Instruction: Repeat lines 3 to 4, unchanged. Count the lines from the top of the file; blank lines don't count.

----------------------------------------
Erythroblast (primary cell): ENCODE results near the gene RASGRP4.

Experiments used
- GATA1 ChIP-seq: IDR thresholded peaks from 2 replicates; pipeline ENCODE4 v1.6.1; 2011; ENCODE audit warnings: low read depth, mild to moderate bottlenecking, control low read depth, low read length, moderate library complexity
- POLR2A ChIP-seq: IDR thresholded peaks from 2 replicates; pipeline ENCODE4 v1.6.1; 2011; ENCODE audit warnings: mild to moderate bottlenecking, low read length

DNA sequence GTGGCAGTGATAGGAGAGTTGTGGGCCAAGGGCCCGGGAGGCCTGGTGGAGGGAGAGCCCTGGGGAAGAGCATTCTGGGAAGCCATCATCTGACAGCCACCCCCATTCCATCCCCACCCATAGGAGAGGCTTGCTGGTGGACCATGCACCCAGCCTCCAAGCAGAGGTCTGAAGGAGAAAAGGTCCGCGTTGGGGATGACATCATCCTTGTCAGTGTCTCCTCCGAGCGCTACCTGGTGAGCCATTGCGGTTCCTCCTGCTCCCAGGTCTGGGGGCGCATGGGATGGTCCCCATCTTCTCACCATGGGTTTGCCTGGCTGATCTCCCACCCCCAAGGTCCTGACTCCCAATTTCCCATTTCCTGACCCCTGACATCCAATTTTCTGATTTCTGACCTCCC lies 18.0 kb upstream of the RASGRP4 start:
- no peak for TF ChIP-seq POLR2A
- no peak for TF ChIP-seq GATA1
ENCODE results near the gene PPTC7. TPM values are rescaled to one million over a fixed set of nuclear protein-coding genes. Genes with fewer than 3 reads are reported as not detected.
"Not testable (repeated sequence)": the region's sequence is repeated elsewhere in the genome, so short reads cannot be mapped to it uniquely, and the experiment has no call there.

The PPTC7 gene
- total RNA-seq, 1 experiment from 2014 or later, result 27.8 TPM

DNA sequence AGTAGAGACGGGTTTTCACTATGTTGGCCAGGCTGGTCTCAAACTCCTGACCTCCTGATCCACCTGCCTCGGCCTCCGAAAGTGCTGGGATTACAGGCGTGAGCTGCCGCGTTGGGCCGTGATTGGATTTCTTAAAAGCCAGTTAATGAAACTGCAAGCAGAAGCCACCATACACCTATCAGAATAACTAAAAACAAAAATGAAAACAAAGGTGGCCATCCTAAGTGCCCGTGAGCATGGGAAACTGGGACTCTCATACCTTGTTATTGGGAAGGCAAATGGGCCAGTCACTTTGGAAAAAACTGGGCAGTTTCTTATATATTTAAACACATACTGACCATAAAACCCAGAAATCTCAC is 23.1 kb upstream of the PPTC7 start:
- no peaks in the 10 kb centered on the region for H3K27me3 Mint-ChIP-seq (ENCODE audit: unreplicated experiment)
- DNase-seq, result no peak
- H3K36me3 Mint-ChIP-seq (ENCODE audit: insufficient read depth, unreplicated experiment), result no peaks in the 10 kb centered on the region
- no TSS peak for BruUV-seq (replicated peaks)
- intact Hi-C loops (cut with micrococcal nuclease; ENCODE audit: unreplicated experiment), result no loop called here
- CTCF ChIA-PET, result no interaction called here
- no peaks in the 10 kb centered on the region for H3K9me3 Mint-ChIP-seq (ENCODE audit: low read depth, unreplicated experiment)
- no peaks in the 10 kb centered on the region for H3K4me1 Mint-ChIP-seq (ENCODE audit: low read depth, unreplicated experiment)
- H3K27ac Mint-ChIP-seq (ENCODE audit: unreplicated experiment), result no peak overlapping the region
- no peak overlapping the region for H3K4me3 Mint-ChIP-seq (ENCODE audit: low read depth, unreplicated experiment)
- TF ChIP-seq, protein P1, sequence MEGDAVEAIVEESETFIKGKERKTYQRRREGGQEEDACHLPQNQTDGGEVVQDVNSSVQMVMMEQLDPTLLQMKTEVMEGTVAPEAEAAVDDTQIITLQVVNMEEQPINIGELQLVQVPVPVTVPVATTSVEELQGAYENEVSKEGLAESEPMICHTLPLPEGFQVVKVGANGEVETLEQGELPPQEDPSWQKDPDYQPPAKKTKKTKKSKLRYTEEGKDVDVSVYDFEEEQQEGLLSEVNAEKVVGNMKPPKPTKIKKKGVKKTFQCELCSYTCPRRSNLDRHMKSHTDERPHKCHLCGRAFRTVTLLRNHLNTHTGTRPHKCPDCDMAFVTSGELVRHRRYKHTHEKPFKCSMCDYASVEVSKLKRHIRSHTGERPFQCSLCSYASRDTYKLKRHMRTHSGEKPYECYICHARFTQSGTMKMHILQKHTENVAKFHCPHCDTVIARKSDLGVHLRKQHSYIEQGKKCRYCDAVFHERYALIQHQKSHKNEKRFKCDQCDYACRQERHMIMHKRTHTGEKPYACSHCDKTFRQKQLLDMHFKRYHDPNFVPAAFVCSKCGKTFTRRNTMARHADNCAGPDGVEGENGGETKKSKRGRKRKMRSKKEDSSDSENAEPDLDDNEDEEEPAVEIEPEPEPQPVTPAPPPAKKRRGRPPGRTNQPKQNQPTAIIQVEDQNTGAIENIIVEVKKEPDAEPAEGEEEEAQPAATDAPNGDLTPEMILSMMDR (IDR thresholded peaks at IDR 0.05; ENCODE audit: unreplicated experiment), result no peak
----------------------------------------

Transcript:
- GATA1 ChIP-seq: IDR thresholded peaks from 2 replicates; pipeline ENCODE4 v1.6.1; 2011; ENCODE audit warnings: low read depth, mild to moderate bottlenecking, control low read depth, low read length, moderate library complexity
- POLR2A ChIP-seq: IDR thresholded peaks from 2 replicates; pipeline ENCODE4 v1.6.1; 2011; ENCODE audit warnings: mild to moderate bottlenecking, low read length